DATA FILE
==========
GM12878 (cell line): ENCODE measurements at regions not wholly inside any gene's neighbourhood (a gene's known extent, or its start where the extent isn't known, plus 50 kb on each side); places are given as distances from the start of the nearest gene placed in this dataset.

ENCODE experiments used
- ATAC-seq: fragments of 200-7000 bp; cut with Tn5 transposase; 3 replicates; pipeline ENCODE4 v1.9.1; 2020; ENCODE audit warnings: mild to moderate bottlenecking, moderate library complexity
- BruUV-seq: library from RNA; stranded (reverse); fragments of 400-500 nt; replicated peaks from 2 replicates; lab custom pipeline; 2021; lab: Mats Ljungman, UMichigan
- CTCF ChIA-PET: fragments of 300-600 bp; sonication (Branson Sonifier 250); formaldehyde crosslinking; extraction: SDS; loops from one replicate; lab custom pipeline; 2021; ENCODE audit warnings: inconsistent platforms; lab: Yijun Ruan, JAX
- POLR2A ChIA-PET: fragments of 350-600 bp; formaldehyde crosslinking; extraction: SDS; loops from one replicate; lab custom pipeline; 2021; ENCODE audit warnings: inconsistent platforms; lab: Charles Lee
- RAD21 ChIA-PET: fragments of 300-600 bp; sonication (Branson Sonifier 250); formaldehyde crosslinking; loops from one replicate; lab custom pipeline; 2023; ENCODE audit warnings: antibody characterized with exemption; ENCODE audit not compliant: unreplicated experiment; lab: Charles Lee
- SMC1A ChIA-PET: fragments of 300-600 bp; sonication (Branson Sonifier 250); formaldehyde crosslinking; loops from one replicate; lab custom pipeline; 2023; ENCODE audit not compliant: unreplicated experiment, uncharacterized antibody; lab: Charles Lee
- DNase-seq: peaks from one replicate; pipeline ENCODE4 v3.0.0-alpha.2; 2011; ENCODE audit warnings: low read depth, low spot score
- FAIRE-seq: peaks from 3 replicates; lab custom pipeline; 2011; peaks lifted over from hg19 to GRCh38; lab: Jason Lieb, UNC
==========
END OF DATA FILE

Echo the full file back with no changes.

GM12878 (cell line): ENCODE measurements at regions not wholly inside any gene's neighbourhood (a gene's known extent, or its start where the extent isn't known, plus 50 kb on each side); places are given as distances from the start of the nearest gene placed in this dataset.

ENCODE experiments used
- ATAC-seq: fragments of 200-7000 bp; cut with Tn5 transposase; 3 replicates; pipeline ENCODE4 v1.9.1; 2020; ENCODE audit warnings: mild to moderate bottlenecking, moderate library complexity
- BruUV-seq: library from RNA; stranded (reverse); fragments of 400-500 nt; replicated peaks from 2 replicates; lab custom pipeline; 2021; lab: Mats Ljungman, UMichigan
- CTCF ChIA-PET: fragments of 300-600 bp; sonication (Branson Sonifier 250); formaldehyde crosslinking; extraction: SDS; loops from one replicate; lab custom pipeline; 2021; ENCODE audit warnings: inconsistent platforms; lab: Yijun Ruan, JAX
- POLR2A ChIA-PET: fragments of 350-600 bp; formaldehyde crosslinking; extraction: SDS; loops from one replicate; lab custom pipeline; 2021; ENCODE audit warnings: inconsistent platforms; lab: Charles Lee
- RAD21 ChIA-PET: fragments of 300-600 bp; sonication (Branson Sonifier 250); formaldehyde crosslinking; loops from one replicate; lab custom pipeline; 2023; ENCODE audit warnings: antibody characterized with exemption; ENCODE audit not compliant: unreplicated experiment; lab: Charles Lee
- SMC1A ChIA-PET: fragments of 300-600 bp; sonication (Branson Sonifier 250); formaldehyde crosslinking; loops from one replicate; lab custom pipeline; 2023; ENCODE audit not compliant: unreplicated experiment, uncharacterized antibody; lab: Charles Lee
- DNase-seq: peaks from one replicate; pipeline ENCODE4 v3.0.0-alpha.2; 2011; ENCODE audit warnings: low read depth, low spot score
- FAIRE-seq: peaks from 3 replicates; lab custom pipeline; 2011; peaks lifted over from hg19 to GRCh38; lab: Jason Lieb, UNC